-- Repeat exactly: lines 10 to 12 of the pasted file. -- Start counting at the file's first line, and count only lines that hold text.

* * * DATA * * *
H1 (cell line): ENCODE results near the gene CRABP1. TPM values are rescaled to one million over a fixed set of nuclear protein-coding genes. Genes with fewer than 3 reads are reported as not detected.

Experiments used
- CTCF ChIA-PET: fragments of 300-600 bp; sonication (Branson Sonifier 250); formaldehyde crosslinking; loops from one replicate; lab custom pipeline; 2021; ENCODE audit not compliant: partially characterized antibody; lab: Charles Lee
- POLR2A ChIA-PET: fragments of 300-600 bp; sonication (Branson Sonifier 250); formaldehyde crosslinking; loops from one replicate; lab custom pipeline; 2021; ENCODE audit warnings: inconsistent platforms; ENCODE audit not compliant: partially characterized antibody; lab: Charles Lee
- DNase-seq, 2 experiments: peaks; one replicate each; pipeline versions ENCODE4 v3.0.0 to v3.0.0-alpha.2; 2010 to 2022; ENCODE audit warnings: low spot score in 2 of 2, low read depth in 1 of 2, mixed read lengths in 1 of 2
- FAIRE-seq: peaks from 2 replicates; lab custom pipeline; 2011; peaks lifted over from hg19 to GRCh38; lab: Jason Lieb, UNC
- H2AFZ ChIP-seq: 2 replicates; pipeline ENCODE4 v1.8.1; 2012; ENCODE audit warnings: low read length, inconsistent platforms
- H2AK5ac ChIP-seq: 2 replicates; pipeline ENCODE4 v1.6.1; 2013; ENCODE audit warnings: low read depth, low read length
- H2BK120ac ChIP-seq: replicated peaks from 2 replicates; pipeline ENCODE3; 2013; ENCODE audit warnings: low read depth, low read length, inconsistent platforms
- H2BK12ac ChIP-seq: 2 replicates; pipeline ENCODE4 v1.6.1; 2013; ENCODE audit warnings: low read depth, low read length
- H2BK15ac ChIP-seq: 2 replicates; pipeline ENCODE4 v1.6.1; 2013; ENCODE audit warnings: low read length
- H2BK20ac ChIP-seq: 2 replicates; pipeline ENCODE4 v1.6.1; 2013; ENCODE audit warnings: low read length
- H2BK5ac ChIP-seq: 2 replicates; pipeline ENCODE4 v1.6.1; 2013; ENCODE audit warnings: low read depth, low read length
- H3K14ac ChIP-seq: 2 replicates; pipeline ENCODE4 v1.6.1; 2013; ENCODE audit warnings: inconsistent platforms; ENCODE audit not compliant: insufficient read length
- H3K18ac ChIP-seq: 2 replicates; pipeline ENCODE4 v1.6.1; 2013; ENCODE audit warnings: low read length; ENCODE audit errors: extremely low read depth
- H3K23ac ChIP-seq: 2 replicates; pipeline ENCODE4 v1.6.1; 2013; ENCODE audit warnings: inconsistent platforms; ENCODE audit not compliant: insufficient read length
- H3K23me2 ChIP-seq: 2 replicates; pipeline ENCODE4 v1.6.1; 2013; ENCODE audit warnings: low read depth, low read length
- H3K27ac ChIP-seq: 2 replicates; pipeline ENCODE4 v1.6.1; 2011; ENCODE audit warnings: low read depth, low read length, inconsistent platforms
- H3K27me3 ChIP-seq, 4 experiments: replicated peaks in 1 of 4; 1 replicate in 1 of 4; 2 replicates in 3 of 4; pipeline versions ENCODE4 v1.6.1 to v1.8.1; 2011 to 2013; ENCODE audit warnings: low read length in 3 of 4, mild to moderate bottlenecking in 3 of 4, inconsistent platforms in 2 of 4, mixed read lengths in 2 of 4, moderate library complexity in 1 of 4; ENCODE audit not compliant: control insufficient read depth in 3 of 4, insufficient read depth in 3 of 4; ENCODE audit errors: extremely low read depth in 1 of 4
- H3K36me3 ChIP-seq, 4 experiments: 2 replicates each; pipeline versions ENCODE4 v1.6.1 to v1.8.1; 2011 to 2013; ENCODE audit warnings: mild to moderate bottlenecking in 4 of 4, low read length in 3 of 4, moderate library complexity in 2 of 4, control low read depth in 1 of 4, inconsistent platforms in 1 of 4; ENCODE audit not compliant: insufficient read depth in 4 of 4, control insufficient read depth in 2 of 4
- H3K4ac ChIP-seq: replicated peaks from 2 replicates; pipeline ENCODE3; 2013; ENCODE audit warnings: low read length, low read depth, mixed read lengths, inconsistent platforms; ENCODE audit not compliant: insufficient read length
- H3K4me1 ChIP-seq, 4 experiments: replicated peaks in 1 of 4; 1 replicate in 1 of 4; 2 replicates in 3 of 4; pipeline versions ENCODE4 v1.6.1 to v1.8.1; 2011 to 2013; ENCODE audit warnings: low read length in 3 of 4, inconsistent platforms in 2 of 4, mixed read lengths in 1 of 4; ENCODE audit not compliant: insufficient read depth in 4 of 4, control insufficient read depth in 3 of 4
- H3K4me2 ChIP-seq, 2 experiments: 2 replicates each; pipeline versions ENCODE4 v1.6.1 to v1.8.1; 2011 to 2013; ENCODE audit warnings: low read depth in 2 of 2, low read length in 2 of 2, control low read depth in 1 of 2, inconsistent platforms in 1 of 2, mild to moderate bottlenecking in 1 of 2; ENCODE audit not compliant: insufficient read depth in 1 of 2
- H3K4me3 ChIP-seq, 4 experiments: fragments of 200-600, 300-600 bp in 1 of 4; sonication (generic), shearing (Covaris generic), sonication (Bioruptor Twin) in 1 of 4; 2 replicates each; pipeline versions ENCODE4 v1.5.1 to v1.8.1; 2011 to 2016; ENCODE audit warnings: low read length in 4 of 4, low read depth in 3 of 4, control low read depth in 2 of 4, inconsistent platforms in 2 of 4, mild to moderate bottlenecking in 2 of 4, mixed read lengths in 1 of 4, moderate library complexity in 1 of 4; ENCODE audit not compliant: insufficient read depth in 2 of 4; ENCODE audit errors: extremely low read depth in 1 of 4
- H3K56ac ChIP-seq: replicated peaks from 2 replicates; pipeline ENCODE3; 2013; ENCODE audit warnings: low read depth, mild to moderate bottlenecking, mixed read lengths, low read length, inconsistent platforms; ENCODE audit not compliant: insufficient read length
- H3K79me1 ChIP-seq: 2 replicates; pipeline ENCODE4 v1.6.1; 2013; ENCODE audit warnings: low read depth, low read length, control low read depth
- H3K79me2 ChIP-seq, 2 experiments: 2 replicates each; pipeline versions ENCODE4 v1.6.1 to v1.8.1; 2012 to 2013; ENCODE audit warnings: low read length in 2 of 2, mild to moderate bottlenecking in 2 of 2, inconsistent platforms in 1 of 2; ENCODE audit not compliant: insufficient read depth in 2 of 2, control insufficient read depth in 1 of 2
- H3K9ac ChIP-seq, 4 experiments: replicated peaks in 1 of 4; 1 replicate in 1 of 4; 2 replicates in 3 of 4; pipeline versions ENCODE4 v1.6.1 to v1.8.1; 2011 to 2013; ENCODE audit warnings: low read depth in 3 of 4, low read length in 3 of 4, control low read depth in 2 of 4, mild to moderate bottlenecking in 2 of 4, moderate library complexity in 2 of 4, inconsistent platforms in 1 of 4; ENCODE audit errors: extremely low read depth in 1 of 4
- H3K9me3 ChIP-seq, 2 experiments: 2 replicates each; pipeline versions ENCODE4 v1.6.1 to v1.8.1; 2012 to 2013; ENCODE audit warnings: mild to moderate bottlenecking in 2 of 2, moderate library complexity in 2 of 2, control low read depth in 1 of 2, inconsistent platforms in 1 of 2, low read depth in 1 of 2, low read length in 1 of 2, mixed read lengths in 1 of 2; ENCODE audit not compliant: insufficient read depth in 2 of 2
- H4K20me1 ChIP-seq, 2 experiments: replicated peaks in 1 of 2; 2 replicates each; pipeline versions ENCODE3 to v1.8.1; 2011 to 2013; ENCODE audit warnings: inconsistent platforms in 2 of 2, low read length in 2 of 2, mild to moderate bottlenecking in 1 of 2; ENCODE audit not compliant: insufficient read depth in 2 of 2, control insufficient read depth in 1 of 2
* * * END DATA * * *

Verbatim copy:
- H2BK12ac ChIP-seq: 2 replicates; pipeline ENCODE4 v1.6.1; 2013; ENCODE audit warnings: low read depth, low read length
- H2BK15ac ChIP-seq: 2 replicates; pipeline ENCODE4 v1.6.1; 2013; ENCODE audit warnings: low read length
- H2BK20ac ChIP-seq: 2 replicates; pipeline ENCODE4 v1.6.1; 2013; ENCODE audit warnings: low read length